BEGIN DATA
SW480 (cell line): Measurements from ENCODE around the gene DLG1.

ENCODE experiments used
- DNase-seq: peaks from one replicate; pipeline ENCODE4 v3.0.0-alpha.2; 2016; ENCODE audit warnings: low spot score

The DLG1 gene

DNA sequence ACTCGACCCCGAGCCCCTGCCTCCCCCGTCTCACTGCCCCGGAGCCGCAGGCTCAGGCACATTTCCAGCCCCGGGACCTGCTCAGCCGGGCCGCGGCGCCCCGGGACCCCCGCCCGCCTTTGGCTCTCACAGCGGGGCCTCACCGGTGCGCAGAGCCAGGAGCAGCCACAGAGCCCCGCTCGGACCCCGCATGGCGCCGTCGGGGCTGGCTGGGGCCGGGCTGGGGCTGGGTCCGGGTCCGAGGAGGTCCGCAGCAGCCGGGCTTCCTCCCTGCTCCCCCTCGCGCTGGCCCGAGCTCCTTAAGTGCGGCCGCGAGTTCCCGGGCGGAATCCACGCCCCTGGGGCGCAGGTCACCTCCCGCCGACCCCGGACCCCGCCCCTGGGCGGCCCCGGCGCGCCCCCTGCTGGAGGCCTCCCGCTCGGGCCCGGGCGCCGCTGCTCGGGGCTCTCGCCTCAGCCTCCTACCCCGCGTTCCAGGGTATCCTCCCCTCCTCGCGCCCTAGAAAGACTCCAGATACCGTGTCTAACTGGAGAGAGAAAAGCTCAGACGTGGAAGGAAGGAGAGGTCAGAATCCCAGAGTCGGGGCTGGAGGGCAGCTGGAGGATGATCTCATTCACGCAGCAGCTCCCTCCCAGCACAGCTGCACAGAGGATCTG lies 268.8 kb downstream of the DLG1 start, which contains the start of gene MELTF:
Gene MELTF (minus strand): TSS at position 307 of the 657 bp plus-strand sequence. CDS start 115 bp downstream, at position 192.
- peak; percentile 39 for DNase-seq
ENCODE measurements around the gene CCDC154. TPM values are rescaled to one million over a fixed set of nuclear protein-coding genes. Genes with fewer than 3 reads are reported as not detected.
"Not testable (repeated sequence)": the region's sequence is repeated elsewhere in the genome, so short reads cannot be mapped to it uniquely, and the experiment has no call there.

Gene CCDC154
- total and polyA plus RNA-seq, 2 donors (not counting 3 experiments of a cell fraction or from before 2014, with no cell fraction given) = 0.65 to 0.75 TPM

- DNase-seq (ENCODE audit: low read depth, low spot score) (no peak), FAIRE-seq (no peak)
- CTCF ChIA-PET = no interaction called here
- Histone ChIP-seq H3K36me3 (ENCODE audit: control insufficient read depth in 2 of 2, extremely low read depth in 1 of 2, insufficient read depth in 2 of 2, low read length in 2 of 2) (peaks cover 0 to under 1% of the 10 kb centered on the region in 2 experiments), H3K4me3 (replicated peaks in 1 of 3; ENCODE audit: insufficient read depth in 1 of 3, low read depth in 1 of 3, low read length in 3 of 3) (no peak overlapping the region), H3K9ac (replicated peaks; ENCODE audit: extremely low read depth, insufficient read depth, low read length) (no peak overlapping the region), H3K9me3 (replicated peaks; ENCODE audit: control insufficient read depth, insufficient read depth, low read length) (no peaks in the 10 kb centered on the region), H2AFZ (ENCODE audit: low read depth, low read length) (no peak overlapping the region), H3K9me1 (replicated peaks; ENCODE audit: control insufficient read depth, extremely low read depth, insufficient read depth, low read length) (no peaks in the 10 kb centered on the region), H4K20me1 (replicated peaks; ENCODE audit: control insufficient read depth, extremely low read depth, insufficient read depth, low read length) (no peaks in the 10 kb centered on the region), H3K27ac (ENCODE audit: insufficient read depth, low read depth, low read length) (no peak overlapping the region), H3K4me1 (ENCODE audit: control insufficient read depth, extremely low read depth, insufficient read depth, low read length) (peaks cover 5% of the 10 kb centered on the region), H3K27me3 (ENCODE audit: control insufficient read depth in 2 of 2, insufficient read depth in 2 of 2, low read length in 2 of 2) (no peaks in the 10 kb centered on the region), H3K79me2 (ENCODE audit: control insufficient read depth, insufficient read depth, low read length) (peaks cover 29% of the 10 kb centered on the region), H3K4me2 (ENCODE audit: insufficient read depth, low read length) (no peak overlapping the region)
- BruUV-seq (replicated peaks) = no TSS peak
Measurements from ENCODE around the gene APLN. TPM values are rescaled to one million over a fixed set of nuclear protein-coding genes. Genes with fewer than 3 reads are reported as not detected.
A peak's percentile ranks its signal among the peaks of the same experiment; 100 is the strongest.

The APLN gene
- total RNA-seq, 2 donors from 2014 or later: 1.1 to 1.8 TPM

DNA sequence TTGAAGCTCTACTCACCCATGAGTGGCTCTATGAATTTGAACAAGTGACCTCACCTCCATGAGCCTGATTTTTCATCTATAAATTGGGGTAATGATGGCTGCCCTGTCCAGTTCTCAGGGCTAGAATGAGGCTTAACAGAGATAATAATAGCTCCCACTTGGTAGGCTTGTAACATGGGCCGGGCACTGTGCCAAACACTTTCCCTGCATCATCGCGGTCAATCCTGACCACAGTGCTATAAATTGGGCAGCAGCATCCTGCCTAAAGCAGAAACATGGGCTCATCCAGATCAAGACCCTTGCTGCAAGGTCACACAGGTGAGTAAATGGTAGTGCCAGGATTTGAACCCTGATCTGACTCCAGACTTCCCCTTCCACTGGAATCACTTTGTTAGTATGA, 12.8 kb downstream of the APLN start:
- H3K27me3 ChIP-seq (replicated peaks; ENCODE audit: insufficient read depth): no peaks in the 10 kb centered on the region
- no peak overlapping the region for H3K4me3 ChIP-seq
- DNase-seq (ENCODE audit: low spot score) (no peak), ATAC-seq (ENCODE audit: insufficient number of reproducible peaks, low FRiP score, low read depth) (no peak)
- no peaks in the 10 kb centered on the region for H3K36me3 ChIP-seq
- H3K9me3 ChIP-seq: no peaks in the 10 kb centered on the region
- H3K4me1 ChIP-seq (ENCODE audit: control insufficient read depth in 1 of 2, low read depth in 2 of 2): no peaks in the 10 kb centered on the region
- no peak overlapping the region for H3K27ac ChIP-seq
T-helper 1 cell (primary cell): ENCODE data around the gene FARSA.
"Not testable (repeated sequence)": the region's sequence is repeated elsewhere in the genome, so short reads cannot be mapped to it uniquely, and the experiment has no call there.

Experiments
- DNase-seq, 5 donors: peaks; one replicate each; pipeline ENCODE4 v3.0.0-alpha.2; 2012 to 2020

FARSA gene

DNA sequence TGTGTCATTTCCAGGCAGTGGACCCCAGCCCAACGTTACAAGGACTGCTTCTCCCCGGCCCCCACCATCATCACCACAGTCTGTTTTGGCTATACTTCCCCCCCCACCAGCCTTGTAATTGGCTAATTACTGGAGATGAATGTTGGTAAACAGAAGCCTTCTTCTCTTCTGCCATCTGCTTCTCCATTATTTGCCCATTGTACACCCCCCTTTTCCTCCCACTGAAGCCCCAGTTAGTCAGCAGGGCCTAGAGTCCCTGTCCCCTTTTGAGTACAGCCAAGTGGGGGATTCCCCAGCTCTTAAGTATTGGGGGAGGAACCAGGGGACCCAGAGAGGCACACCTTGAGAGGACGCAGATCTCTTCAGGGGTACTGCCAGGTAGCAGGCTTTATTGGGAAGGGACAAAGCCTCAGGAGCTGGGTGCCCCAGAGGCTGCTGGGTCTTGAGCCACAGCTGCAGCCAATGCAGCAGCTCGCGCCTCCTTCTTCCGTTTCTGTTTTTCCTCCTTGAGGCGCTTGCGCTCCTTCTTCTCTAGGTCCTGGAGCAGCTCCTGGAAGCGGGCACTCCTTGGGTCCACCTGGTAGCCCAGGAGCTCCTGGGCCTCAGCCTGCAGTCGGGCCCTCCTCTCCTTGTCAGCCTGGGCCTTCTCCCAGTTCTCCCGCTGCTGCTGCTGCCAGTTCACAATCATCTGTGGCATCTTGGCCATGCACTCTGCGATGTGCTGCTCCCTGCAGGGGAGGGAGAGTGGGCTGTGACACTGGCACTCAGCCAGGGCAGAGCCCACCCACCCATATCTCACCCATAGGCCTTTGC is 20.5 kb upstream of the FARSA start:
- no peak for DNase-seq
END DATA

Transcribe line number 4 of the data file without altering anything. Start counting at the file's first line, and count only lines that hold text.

The DLG1 gene